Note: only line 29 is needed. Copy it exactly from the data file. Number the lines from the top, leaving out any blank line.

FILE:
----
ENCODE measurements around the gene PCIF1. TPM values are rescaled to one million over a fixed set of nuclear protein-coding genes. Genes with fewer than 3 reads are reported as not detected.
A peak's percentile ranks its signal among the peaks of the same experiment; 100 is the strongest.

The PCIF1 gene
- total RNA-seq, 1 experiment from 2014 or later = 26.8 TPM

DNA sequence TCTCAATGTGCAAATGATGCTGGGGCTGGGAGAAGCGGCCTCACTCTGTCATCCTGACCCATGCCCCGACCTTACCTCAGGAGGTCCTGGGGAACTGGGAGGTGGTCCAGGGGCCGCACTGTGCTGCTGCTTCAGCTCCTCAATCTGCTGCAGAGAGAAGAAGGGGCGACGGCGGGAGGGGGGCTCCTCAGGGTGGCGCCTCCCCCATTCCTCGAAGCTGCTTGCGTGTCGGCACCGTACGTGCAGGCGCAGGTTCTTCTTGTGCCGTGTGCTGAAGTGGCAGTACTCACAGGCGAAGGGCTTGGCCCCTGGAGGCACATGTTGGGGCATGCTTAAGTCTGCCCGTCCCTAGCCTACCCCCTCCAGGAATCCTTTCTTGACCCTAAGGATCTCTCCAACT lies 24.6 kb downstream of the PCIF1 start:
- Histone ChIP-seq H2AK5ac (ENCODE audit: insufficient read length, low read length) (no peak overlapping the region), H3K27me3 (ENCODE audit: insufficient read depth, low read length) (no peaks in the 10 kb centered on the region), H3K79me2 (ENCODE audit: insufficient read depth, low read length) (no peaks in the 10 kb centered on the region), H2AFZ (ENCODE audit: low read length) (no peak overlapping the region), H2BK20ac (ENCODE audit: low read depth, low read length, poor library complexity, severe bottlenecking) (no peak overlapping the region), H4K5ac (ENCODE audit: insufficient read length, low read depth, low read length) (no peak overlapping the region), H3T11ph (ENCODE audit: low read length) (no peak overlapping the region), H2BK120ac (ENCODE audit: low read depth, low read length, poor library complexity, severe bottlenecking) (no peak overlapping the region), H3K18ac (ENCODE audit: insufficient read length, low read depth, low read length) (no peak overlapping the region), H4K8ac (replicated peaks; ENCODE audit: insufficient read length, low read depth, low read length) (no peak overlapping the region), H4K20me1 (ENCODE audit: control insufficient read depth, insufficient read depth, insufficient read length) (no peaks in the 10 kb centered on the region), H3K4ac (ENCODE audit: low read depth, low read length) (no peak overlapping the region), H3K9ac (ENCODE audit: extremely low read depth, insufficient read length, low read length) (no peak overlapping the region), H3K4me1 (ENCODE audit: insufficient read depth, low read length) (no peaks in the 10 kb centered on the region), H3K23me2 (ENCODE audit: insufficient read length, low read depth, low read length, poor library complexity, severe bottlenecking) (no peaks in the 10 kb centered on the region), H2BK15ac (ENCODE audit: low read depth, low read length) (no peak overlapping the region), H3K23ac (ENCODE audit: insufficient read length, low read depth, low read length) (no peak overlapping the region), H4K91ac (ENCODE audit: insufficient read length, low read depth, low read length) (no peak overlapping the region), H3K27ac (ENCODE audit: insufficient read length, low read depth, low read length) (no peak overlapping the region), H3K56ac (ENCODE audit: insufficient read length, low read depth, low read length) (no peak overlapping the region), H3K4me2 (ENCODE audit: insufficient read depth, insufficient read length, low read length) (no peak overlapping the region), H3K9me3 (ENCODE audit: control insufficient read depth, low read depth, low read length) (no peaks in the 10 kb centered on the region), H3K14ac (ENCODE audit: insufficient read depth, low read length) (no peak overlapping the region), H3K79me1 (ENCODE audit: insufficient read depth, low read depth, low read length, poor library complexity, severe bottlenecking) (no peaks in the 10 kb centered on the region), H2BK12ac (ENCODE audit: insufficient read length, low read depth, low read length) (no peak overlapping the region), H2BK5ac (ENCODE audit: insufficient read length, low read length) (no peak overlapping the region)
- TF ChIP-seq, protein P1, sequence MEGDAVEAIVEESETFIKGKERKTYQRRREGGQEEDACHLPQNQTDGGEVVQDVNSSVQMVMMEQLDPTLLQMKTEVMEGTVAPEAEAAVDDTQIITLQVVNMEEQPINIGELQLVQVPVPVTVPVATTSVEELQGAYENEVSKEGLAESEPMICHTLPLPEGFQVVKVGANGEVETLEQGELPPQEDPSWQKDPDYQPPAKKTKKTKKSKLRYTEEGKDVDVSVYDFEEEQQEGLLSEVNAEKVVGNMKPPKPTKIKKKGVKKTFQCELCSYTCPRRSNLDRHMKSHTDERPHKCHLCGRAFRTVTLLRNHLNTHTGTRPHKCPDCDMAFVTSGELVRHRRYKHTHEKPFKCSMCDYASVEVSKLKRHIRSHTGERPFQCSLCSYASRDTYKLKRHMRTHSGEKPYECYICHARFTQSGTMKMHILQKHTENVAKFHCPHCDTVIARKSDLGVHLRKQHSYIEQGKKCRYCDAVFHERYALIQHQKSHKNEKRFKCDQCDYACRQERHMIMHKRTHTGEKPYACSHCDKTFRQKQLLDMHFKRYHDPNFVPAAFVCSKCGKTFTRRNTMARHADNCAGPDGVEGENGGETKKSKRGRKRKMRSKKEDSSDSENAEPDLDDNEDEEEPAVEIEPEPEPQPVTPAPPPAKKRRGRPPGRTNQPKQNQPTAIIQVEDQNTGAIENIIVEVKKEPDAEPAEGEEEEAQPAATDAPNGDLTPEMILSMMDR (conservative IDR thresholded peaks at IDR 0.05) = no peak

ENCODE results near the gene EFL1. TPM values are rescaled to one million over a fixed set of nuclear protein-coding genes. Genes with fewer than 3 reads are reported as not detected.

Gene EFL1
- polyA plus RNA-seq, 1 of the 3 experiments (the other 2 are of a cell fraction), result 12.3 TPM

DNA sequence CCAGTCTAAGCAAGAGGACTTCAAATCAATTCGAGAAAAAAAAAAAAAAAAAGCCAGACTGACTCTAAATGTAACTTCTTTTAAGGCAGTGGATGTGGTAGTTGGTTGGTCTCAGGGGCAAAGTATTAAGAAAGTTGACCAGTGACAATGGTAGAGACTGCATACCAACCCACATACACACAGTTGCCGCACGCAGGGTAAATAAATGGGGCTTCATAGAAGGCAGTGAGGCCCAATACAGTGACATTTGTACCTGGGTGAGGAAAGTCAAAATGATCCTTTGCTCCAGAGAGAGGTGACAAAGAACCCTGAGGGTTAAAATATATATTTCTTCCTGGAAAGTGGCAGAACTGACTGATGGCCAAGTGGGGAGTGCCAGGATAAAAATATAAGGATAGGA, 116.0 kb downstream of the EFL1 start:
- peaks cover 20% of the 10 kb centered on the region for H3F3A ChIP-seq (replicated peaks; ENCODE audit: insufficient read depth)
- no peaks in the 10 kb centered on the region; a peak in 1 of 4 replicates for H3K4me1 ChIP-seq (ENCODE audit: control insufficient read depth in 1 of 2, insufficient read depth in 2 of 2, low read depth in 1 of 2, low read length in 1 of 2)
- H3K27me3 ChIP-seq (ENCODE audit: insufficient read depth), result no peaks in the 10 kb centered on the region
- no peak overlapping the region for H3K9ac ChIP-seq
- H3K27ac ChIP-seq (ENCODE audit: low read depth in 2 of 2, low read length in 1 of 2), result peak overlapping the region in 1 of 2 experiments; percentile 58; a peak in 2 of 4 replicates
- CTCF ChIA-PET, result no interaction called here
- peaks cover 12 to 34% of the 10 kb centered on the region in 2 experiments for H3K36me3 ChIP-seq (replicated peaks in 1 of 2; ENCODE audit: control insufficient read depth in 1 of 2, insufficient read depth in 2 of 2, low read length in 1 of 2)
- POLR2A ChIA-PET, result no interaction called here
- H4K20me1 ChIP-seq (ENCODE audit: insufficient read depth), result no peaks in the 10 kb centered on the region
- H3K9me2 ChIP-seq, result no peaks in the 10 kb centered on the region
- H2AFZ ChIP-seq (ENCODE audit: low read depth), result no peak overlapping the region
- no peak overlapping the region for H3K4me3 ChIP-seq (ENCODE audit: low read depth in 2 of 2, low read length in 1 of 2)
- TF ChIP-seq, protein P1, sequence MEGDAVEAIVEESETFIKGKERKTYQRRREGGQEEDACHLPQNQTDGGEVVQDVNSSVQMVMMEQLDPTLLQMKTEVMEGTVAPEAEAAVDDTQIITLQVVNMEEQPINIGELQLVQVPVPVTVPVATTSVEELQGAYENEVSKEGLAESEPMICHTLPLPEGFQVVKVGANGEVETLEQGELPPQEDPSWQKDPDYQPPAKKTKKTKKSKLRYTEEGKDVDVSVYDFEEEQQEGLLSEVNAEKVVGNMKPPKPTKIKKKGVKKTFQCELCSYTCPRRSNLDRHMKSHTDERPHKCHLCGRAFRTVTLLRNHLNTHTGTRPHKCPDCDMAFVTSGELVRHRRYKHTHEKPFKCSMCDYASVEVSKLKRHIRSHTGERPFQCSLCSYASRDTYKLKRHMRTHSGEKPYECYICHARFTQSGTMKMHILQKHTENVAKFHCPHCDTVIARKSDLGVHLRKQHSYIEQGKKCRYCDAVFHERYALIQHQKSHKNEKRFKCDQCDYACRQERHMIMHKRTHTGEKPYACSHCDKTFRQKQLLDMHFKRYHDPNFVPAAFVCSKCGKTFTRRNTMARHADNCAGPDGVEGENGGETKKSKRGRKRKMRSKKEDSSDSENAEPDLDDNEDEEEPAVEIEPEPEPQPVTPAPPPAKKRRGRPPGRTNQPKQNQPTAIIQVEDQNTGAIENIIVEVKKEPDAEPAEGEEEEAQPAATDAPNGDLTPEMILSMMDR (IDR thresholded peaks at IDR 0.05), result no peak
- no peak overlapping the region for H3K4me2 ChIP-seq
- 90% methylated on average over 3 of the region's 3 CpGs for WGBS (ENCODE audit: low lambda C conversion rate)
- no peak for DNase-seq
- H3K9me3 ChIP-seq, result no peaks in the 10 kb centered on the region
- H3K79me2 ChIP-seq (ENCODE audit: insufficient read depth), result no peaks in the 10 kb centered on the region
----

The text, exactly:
- H3K79me2 ChIP-seq (ENCODE audit: insufficient read depth), result no peaks in the 10 kb centered on the region